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I just finished writing a Thread Pool in C++11 and wanted to get some feedback since I'm not particularly experienced in multithreaded programming, I used to have a thread pool written in Boost::Asio mostly using their work dispatcher and io_service. This thread pool implementation seems to block less and has a slightly more reliable framerate in my game when used for particle effects.

Any feedback on performance improvements would be greatly appreciated! Thank you.

https://github.com/M2tM/MutedThreadPool

#ifndef _MV_THREADPOOL_H_
#define _MV_THREADPOOL_H_

#include <thread>
#include <condition_variable>
#include <deque>
#include <vector>
#include <atomic>
#include <list>
#include <iostream>

namespace MV {
    class ThreadPool {
        class Worker;
    public:
        class Job {
            friend Worker;
        public:
            Job(const std::function<void()> &a_action) :
                action(a_action) {
            }
            Job(const std::function<void()> &a_action, const std::function<void()> &a_onFinish) :
                action(a_action),
                onFinish(a_onFinish) {
            }
            Job(const std::function<void()> &a_action, const std::function<void()> &a_onFinish, const std::shared_ptr<std::atomic<size_t>> &a_groupCounter, const std::shared_ptr<std::function<void()>> &a_onGroupFinish) :
                action(a_action),
                onFinish(a_onFinish),
                groupCounter(a_groupCounter),
                onGroupFinish(a_onGroupFinish) {
            }
            Job(const std::function<void()> &a_action, const std::shared_ptr<std::atomic<size_t>> &a_groupCounter, const std::shared_ptr<std::function<void()>> &a_onGroupFinish) :
                action(a_action),
                groupCounter(a_groupCounter),
                onGroupFinish(a_onGroupFinish) {
            }
            Job(Job&& a_rhs) = default;
            Job(const Job& a_rhs) = default;

            void group(const std::shared_ptr<std::atomic<size_t>> &a_groupCounter, const std::shared_ptr<std::function<void()>> &a_onGroupFinish) {
                groupCounter = a_groupCounter;
                onGroupFinish = a_onGroupFinish;
            }

            void operator()() noexcept {
                try { action(); } catch (std::exception &e) { parent->exception(e); }
                bool groupFinished = groupCounter && --(*groupCounter) == 0 && onGroupFinish && *onGroupFinish;
                if (onFinish && !groupFinished) {
                    parent->task(onFinish);
                }
                else if (onFinish && groupFinished) {
                    parent->task([=] {
                        try { onFinish(); } catch (std::exception &e) { parent->exception(e); }
                        try { (*onGroupFinish)(); } catch (std::exception &e) { parent->exception(e); }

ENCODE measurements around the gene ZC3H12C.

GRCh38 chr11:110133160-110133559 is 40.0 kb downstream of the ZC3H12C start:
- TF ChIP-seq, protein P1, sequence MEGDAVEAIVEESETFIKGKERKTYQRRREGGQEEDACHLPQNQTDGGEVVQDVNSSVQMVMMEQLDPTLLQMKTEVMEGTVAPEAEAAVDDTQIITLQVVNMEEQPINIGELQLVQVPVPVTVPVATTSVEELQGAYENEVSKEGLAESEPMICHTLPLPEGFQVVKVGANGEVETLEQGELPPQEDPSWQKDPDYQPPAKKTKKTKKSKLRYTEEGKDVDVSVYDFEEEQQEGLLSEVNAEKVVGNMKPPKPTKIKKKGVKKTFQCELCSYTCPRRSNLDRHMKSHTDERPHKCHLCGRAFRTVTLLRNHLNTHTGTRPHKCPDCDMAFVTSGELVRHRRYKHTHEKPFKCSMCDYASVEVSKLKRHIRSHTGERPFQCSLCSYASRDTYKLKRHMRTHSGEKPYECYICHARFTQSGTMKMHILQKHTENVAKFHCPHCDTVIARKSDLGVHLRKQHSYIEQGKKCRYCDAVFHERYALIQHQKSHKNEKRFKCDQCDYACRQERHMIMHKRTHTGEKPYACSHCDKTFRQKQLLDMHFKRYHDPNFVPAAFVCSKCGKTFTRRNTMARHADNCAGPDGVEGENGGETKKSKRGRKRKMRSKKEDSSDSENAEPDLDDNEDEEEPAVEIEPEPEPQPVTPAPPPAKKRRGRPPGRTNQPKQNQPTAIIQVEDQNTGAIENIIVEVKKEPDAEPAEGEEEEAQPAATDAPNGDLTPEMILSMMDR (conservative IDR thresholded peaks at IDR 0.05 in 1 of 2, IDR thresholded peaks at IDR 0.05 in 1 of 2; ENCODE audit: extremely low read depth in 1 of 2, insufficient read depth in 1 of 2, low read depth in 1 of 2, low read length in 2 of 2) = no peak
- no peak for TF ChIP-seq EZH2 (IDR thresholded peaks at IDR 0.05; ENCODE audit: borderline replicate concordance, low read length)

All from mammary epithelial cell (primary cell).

});
                }
                else if (groupFinished) {
                    parent->task((*onGroupFinish));
                }
            }
        private:
            ThreadPool* parent;

            std::function<void()> action;
            std::function<void()> onFinish;
            std::shared_ptr<std::atomic<size_t>> groupCounter;
            std::shared_ptr<std::function<void()>> onGroupFinish;
        };
        friend Job;
    private:
        class Worker {
        public:
            Worker(ThreadPool* a_parent) :
                parent(a_parent) {
                thread = std::make_unique<std::thread>([=]() { work(); });
            }
            ~Worker() { if (thread && thread->joinable()) { thread->join(); } }

            void cleanup() {
                while (!finished) {}
            }
        private:
            void work() {
                while (!parent->stopped) {
                    std::unique_lock<std::mutex> guard(parent->lock);
                    parent->notify.wait(guard, [=] {return parent->jobs.size() > 0 || parent->stopped; });
                    if (parent->stopped) { break; }

                    auto job = std::move(parent->jobs.front());
                    parent->jobs.pop_front();
                    guard.unlock();

                    job.parent = parent;
                    job();
                }
                finished = true;
            }
            ThreadPool* parent;
            bool finished = false;
            std::unique_ptr<std::thread> thread;
        };
        friend Worker;

    public:
        ThreadPool() :
            ThreadPool(std::thread::hardware_concurrency() > 1 ? std::thread::hardware_concurrency() - 1 : 1) {
        }

        ThreadPool(size_t a_threads) {
            for (size_t i = 0; i < a_threads; ++i) {
                workers.push_back(std::make_unique<Worker>(this));
            }
        }

        ~ThreadPool() {
            {
                std::lock_guard<std::mutex> guard(lock);
                jobs.clear();
                stopped = true;
            }
            notify.notify_all();
            for (auto&& worker : workers) {
                worker->cleanup();
            }
        }